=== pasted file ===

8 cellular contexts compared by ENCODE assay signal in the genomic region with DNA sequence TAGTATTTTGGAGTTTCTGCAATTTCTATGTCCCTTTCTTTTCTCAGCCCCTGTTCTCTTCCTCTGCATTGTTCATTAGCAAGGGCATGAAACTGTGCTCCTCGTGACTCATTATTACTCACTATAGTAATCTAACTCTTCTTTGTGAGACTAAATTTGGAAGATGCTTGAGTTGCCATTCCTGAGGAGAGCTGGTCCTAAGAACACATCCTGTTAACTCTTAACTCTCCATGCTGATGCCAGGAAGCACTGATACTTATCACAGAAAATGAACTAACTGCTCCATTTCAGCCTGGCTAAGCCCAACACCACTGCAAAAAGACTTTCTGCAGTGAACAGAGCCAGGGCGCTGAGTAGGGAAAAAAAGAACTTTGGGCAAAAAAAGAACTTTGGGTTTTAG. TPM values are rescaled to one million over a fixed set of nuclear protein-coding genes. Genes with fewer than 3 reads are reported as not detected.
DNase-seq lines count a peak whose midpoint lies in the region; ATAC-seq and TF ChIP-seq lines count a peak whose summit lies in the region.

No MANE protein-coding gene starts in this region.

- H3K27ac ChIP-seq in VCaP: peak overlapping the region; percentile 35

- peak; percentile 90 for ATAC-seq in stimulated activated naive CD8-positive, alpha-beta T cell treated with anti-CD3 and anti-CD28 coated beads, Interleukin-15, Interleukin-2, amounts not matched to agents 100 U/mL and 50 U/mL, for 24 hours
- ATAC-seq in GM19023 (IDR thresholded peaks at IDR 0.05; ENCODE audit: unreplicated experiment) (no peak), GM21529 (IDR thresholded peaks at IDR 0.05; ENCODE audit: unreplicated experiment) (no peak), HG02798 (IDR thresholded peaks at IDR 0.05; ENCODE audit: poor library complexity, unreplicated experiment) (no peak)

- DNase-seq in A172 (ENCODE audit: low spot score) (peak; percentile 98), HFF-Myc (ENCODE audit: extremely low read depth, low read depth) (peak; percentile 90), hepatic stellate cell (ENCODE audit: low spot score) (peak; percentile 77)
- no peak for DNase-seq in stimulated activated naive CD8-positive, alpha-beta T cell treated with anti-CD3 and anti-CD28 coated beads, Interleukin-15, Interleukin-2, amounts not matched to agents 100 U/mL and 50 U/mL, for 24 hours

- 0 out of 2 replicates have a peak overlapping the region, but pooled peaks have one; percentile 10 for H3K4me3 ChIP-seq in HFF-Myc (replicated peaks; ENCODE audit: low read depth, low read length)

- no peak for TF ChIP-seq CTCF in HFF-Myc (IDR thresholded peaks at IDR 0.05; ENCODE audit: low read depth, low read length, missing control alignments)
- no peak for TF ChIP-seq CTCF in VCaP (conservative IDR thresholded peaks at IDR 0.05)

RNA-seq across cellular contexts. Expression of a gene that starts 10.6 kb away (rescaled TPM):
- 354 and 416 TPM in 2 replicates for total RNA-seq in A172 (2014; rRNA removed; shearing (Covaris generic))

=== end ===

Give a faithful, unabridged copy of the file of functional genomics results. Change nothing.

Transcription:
8 cellular contexts compared by ENCODE assay signal in the genomic region with DNA sequence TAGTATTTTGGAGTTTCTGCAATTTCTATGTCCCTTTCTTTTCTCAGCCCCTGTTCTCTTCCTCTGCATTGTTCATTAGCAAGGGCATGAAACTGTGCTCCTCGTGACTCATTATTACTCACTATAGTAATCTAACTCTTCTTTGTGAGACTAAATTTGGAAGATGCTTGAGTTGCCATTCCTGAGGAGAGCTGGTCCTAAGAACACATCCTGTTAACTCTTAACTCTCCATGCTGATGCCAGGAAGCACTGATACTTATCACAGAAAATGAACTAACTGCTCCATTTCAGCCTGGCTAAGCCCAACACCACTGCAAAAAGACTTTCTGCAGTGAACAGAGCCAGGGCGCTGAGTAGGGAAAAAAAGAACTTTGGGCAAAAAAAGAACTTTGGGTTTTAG. TPM values are rescaled to one million over a fixed set of nuclear protein-coding genes. Genes with fewer than 3 reads are reported as not detected.
DNase-seq lines count a peak whose midpoint lies in the region; ATAC-seq and TF ChIP-seq lines count a peak whose summit lies in the region.

No MANE protein-coding gene starts in this region.

- H3K27ac ChIP-seq in VCaP: peak overlapping the region; percentile 35

- peak; percentile 90 for ATAC-seq in stimulated activated naive CD8-positive, alpha-beta T cell treated with anti-CD3 and anti-CD28 coated beads, Interleukin-15, Interleukin-2, amounts not matched to agents 100 U/mL and 50 U/mL, for 24 hours
- ATAC-seq in GM19023 (IDR thresholded peaks at IDR 0.05; ENCODE audit: unreplicated experiment) (no peak), GM21529 (IDR thresholded peaks at IDR 0.05; ENCODE audit: unreplicated experiment) (no peak), HG02798 (IDR thresholded peaks at IDR 0.05; ENCODE audit: poor library complexity, unreplicated experiment) (no peak)

- DNase-seq in A172 (ENCODE audit: low spot score) (peak; percentile 98), HFF-Myc (ENCODE audit: extremely low read depth, low read depth) (peak; percentile 90), hepatic stellate cell (ENCODE audit: low spot score) (peak; percentile 77)
- no peak for DNase-seq in stimulated activated naive CD8-positive, alpha-beta T cell treated with anti-CD3 and anti-CD28 coated beads, Interleukin-15, Interleukin-2, amounts not matched to agents 100 U/mL and 50 U/mL, for 24 hours

- 0 out of 2 replicates have a peak overlapping the region, but pooled peaks have one; percentile 10 for H3K4me3 ChIP-seq in HFF-Myc (replicated peaks; ENCODE audit: low read depth, low read length)

- no peak for TF ChIP-seq CTCF in HFF-Myc (IDR thresholded peaks at IDR 0.05; ENCODE audit: low read depth, low read length, missing control alignments)
- no peak for TF ChIP-seq CTCF in VCaP (conservative IDR thresholded peaks at IDR 0.05)

RNA-seq across cellular contexts. Expression of a gene that starts 10.6 kb away (rescaled TPM):
- 354 and 416 TPM in 2 replicates for total RNA-seq in A172 (2014; rRNA removed; shearing (Covaris generic))